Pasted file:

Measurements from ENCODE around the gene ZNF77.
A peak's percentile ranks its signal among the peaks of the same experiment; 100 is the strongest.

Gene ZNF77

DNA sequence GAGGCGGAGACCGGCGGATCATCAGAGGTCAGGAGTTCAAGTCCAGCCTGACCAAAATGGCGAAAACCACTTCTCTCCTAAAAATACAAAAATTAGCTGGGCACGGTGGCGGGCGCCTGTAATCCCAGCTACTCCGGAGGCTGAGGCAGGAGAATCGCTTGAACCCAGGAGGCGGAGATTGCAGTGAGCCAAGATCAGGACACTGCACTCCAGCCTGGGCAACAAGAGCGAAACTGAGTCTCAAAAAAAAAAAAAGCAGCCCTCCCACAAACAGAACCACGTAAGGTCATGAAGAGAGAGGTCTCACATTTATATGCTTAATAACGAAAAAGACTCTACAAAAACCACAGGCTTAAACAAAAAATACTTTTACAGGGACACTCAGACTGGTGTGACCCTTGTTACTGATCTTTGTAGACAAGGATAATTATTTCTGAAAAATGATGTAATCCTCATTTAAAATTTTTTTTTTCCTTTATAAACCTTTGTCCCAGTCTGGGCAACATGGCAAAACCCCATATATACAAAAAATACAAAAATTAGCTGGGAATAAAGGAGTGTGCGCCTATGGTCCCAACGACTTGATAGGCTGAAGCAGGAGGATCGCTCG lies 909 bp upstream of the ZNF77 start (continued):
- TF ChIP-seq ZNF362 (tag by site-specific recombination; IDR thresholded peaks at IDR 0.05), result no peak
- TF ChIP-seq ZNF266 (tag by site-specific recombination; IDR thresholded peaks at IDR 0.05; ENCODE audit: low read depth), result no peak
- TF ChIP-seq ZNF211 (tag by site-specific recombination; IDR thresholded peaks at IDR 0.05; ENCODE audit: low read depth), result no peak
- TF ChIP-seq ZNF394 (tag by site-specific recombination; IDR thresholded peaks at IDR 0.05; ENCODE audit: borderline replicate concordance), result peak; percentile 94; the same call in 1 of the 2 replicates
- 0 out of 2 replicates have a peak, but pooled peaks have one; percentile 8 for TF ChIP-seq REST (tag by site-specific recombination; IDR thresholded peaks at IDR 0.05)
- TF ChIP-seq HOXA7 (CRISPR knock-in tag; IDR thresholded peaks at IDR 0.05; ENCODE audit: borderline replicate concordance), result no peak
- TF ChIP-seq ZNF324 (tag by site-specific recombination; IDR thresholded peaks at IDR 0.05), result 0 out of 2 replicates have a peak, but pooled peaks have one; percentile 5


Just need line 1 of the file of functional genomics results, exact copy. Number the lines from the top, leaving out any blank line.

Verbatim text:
Measurements from ENCODE around the gene ZNF77.